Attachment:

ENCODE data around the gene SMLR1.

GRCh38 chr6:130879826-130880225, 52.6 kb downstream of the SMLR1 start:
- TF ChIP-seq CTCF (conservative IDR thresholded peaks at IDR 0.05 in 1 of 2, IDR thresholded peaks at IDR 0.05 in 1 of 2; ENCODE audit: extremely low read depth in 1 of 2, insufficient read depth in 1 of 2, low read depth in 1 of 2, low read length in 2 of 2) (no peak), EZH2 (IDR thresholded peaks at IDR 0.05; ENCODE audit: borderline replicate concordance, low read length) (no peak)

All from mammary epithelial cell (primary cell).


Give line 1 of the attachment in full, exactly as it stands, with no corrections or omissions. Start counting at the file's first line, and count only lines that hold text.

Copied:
ENCODE data around the gene SMLR1.